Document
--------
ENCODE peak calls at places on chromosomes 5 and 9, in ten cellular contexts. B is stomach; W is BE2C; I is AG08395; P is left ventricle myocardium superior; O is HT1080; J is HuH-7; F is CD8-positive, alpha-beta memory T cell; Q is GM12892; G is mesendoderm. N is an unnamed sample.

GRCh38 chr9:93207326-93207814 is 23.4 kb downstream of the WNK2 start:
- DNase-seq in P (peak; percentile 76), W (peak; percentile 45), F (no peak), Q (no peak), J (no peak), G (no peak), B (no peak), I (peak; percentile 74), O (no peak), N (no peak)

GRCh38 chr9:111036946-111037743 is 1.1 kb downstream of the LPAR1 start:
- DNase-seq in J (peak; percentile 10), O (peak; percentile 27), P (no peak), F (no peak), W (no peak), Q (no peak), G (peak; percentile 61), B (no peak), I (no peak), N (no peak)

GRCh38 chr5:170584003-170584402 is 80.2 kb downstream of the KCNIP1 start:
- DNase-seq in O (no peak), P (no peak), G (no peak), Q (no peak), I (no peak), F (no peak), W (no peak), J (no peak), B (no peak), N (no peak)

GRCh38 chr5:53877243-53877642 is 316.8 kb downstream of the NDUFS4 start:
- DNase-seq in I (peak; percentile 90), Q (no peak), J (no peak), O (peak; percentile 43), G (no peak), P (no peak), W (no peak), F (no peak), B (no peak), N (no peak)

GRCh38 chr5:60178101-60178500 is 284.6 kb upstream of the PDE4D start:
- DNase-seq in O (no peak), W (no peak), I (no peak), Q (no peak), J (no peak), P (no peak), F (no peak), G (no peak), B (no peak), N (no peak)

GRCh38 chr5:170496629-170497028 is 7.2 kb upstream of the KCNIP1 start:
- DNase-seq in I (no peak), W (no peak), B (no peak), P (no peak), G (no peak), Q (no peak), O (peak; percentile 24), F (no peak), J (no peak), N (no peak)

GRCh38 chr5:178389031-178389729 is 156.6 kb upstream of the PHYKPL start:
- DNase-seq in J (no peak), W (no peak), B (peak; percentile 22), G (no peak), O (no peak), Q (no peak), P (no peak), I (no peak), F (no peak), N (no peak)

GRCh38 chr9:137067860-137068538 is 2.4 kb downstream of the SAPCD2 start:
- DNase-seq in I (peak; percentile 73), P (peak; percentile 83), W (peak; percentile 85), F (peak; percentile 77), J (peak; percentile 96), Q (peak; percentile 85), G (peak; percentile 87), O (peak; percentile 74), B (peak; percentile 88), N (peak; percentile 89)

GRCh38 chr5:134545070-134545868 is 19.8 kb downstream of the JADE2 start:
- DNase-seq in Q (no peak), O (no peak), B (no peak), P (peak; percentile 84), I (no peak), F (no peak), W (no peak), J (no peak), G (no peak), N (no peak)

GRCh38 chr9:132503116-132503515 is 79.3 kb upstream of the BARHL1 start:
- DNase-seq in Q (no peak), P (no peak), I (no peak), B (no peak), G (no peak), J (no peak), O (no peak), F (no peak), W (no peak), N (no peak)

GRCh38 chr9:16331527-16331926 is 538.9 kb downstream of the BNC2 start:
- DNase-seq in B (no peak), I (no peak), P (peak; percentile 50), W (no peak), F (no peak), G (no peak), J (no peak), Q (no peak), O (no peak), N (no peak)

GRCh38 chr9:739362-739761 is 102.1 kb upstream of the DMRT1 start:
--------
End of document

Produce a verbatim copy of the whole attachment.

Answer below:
ENCODE peak calls at places on chromosomes 5 and 9, in ten cellular contexts. B is stomach; W is BE2C; I is AG08395; P is left ventricle myocardium superior; O is HT1080; J is HuH-7; F is CD8-positive, alpha-beta memory T cell; Q is GM12892; G is mesendoderm. N is an unnamed sample.

GRCh38 chr9:93207326-93207814 is 23.4 kb downstream of the WNK2 start:
- DNase-seq in P (peak; percentile 76), W (peak; percentile 45), F (no peak), Q (no peak), J (no peak), G (no peak), B (no peak), I (peak; percentile 74), O (no peak), N (no peak)

GRCh38 chr9:111036946-111037743 is 1.1 kb downstream of the LPAR1 start:
- DNase-seq in J (peak; percentile 10), O (peak; percentile 27), P (no peak), F (no peak), W (no peak), Q (no peak), G (peak; percentile 61), B (no peak), I (no peak), N (no peak)

GRCh38 chr5:170584003-170584402 is 80.2 kb downstream of the KCNIP1 start:
- DNase-seq in O (no peak), P (no peak), G (no peak), Q (no peak), I (no peak), F (no peak), W (no peak), J (no peak), B (no peak), N (no peak)

GRCh38 chr5:53877243-53877642 is 316.8 kb downstream of the NDUFS4 start:
- DNase-seq in I (peak; percentile 90), Q (no peak), J (no peak), O (peak; percentile 43), G (no peak), P (no peak), W (no peak), F (no peak), B (no peak), N (no peak)

GRCh38 chr5:60178101-60178500 is 284.6 kb upstream of the PDE4D start:
- DNase-seq in O (no peak), W (no peak), I (no peak), Q (no peak), J (no peak), P (no peak), F (no peak), G (no peak), B (no peak), N (no peak)

GRCh38 chr5:170496629-170497028 is 7.2 kb upstream of the KCNIP1 start:
- DNase-seq in I (no peak), W (no peak), B (no peak), P (no peak), G (no peak), Q (no peak), O (peak; percentile 24), F (no peak), J (no peak), N (no peak)

GRCh38 chr5:178389031-178389729 is 156.6 kb upstream of the PHYKPL start:
- DNase-seq in J (no peak), W (no peak), B (peak; percentile 22), G (no peak), O (no peak), Q (no peak), P (no peak), I (no peak), F (no peak), N (no peak)

GRCh38 chr9:137067860-137068538 is 2.4 kb downstream of the SAPCD2 start:
- DNase-seq in I (peak; percentile 73), P (peak; percentile 83), W (peak; percentile 85), F (peak; percentile 77), J (peak; percentile 96), Q (peak; percentile 85), G (peak; percentile 87), O (peak; percentile 74), B (peak; percentile 88), N (peak; percentile 89)

GRCh38 chr5:134545070-134545868 is 19.8 kb downstream of the JADE2 start:
- DNase-seq in Q (no peak), O (no peak), B (no peak), P (peak; percentile 84), I (no peak), F (no peak), W (no peak), J (no peak), G (no peak), N (no peak)

GRCh38 chr9:132503116-132503515 is 79.3 kb upstream of the BARHL1 start:
- DNase-seq in Q (no peak), P (no peak), I (no peak), B (no peak), G (no peak), J (no peak), O (no peak), F (no peak), W (no peak), N (no peak)

GRCh38 chr9:16331527-16331926 is 538.9 kb downstream of the BNC2 start:
- DNase-seq in B (no peak), I (no peak), P (peak; percentile 50), W (no peak), F (no peak), G (no peak), J (no peak), Q (no peak), O (no peak), N (no peak)

GRCh38 chr9:739362-739761 is 102.1 kb upstream of the DMRT1 start: